Garfield’s Vice President and successor, Chester A. Arthur, had already been a patron of Wormley’s and that continued throughout his administration. One of the most important accomplishments of Garfield and, ultimately, Arthur was the viable creation of the Civil Service Commission. The first meetings of the Commission were held in the rooms of Chairman Dorman B. Eaton at Wormley’s.

Chester A. Arthur, a regular patron of Wormley's became president when James A. Garfield died on September 19, 1881.  (Library of Congress)

Chester A. Arthur, a regular patron of Wormley’s became president when James A. Garfield died on September 19, 1881. (Library of Congress)

James Wormley survived Garfield for only a few short years, dying from complications from surgery in Boston in 1884. It seems that both of these significant men would have survived but for the relatively primitive medical procedures undertaken on their behalf. Perhaps the scholarship around these two men will bring greater illumination to how the leader of the nation would have engaged in regular intercourse with a Black man in our nation’s capital over their twenty years of daily prominent existence within a few blocks of each other.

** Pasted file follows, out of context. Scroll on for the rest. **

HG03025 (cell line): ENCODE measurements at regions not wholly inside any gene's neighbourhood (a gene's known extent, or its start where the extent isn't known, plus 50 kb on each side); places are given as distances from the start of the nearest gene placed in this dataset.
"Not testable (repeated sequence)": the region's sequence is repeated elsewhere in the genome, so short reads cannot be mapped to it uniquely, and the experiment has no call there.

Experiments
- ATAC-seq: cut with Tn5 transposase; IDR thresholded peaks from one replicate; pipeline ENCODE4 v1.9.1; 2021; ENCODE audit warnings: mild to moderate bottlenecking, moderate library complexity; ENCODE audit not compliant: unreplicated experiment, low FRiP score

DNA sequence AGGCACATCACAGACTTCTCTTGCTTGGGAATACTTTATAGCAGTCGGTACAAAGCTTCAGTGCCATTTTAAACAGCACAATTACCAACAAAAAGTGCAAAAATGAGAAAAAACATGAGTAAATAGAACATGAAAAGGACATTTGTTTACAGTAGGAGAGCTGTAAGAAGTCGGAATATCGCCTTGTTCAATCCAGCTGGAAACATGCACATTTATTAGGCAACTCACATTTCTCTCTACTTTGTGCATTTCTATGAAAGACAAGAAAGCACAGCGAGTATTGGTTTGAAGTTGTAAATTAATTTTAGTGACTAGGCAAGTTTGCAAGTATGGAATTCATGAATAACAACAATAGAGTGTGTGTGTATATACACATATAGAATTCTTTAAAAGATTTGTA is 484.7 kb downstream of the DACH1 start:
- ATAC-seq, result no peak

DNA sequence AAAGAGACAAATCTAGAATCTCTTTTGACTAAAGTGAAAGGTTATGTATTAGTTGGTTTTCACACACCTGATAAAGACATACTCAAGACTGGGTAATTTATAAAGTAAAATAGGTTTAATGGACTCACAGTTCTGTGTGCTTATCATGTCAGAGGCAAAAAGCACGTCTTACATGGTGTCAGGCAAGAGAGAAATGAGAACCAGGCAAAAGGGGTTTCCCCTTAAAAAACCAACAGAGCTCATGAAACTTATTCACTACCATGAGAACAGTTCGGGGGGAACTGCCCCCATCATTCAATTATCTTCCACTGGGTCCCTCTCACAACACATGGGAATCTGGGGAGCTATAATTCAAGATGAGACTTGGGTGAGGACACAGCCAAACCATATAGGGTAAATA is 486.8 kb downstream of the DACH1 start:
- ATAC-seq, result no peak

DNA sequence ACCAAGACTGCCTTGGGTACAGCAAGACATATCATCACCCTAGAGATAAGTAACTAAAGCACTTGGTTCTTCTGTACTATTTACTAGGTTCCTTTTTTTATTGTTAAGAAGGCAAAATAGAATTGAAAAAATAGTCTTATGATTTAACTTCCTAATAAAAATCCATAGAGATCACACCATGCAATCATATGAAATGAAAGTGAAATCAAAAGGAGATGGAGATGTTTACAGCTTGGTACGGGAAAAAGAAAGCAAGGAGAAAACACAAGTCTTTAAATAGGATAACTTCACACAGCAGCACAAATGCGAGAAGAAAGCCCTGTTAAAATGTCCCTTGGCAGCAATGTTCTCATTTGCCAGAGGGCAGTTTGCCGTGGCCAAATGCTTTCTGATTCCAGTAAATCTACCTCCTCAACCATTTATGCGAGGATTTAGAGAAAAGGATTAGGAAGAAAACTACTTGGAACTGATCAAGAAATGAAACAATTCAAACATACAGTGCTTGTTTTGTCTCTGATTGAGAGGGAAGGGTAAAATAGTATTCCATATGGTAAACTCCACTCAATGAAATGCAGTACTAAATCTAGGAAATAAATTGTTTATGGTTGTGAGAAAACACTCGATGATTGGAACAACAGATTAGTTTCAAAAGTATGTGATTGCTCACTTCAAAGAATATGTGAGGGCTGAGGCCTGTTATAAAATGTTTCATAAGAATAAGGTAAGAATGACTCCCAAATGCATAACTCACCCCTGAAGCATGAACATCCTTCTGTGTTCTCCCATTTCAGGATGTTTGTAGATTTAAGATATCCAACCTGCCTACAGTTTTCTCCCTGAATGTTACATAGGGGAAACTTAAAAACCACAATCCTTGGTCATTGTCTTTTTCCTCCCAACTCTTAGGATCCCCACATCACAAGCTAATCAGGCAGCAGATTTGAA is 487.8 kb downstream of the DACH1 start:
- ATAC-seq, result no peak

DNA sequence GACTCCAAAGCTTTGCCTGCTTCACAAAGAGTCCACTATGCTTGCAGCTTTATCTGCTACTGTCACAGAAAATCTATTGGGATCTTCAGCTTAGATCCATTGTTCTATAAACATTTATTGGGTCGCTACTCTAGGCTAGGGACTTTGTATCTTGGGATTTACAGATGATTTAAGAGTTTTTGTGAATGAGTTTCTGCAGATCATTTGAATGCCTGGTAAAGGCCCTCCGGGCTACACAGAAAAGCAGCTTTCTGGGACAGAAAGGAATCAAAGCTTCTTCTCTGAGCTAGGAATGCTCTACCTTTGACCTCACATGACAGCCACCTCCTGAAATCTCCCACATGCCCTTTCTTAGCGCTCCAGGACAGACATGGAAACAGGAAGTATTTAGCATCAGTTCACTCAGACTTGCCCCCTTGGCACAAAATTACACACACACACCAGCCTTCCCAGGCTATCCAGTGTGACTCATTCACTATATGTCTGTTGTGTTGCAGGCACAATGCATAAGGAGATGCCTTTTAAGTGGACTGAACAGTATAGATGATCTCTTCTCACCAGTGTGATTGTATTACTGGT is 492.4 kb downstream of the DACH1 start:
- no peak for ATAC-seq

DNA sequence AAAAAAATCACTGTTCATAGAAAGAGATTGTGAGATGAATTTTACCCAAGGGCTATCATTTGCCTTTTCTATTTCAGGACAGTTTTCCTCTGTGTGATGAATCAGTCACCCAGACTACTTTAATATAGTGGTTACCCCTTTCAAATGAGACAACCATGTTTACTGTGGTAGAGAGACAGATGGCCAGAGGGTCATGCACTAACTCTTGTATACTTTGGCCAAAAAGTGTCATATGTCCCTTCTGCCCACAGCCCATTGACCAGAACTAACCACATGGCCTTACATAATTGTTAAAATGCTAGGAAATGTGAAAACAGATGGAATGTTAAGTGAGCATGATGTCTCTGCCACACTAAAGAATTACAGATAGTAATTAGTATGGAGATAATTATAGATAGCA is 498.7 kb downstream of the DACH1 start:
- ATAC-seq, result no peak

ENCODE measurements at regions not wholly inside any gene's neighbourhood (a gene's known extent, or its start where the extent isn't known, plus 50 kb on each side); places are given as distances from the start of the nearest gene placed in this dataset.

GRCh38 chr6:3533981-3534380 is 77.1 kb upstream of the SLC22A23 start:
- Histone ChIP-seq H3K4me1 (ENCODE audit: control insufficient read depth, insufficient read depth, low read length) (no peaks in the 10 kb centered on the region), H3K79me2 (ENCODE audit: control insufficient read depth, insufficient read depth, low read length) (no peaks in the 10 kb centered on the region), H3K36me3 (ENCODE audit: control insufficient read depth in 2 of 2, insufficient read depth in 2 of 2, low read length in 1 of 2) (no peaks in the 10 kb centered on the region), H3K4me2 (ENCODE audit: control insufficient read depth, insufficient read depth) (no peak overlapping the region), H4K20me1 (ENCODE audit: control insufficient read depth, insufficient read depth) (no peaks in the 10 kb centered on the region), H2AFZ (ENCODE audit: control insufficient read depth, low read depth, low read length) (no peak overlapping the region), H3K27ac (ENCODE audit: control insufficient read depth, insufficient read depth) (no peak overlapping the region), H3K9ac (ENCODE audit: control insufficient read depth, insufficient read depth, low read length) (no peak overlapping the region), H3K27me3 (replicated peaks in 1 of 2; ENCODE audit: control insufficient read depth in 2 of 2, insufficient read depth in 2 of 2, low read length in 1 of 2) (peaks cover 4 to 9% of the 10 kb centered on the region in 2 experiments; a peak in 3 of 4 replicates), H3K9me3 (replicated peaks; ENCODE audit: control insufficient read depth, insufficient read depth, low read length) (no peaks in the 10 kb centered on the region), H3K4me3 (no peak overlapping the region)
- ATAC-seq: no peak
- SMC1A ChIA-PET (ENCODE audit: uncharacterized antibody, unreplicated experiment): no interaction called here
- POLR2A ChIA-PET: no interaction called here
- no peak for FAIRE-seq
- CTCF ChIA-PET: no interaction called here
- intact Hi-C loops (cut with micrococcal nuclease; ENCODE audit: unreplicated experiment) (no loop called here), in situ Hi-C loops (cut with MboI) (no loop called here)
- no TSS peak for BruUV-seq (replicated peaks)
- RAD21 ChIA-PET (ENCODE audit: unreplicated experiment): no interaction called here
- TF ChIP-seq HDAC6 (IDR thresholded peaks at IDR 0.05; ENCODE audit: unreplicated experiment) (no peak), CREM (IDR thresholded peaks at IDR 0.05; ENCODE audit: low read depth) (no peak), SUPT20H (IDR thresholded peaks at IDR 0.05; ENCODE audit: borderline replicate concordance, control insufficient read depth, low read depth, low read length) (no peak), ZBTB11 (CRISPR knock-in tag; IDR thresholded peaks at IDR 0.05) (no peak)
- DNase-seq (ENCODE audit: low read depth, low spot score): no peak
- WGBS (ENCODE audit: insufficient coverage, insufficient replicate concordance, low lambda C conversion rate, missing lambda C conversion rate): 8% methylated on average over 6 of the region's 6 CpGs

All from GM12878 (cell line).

-Donet D. Graves, Esq., Volunteer Contributor

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The First Lady and the Queen: Two Women Brought Together by Tragedy

In the 1880s two notable women shared a bond that resulted from personal tragedy. One was a Head of State, Queen Victoria of Great Britain; the other was the wife of the Head of State, the American First Lady, Lucretia Garfield. On the surface, their lives did not suggest that the two women had much in common, but a closer look at their early married lives and later actions as widows demonstrates that similar conditions produced similar responses to their roles as the spouses of notable men.